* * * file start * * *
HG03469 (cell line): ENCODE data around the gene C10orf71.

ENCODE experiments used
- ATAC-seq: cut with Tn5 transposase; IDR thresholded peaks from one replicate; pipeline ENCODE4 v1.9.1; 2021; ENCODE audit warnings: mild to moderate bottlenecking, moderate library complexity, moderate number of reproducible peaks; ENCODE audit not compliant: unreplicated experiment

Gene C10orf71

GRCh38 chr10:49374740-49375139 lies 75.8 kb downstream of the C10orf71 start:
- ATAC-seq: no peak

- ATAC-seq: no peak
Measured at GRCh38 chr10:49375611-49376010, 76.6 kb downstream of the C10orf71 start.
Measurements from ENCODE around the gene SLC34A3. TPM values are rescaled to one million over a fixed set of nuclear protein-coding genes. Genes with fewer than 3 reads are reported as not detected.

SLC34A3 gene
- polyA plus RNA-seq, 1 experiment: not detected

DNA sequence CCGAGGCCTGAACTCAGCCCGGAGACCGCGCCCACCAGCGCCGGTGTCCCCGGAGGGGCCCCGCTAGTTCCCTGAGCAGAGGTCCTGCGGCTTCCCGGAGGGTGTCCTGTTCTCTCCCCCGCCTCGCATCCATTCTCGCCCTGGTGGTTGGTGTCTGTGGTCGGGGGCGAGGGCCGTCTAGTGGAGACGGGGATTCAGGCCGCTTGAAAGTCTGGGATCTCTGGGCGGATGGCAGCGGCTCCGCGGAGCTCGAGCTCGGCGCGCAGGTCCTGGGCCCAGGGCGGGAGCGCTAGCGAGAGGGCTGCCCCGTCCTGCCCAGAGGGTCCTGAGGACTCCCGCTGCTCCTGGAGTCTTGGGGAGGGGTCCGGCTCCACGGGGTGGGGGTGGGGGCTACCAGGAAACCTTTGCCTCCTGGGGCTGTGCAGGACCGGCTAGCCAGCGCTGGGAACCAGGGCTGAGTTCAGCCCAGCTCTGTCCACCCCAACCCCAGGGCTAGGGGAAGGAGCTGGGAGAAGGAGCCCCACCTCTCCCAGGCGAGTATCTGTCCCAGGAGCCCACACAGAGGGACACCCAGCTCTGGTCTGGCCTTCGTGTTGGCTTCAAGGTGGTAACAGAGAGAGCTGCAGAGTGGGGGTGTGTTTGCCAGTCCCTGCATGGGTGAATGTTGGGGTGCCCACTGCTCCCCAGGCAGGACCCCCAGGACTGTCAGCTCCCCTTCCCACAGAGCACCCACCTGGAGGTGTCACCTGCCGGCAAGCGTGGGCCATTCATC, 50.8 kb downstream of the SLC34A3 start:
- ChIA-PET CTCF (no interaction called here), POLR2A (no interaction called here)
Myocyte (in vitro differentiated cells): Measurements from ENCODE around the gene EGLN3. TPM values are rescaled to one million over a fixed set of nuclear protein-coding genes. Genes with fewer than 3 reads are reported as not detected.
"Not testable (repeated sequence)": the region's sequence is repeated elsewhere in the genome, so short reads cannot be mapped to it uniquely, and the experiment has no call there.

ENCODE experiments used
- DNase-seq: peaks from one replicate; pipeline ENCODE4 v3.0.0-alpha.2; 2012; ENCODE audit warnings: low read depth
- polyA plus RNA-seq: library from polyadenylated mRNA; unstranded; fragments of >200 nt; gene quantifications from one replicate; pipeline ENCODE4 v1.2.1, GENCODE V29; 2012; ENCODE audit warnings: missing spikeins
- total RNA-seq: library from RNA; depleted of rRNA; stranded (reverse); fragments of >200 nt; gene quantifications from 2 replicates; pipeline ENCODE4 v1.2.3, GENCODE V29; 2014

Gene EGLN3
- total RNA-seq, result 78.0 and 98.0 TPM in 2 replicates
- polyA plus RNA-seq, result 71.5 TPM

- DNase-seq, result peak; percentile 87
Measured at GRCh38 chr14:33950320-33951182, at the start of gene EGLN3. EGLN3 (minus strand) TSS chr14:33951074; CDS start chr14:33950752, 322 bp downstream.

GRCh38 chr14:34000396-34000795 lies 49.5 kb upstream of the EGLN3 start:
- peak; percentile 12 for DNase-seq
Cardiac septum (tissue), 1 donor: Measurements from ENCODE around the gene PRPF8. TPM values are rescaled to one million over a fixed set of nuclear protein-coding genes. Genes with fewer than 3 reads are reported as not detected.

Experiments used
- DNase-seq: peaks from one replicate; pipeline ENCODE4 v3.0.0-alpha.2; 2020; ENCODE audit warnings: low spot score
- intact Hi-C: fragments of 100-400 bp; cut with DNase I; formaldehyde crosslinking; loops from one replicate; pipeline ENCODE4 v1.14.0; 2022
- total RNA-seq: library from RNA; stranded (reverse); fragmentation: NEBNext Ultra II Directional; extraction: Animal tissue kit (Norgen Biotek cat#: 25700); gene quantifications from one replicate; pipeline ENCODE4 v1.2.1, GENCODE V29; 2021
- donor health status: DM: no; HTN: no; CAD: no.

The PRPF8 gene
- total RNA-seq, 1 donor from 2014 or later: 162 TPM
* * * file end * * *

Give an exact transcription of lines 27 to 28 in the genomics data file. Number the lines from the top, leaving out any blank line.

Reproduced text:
Cardiac septum (tissue), 1 donor: Measurements from ENCODE around the gene PRPF8. TPM values are rescaled to one million over a fixed set of nuclear protein-coding genes. Genes with fewer than 3 reads are reported as not detected.

Experiments used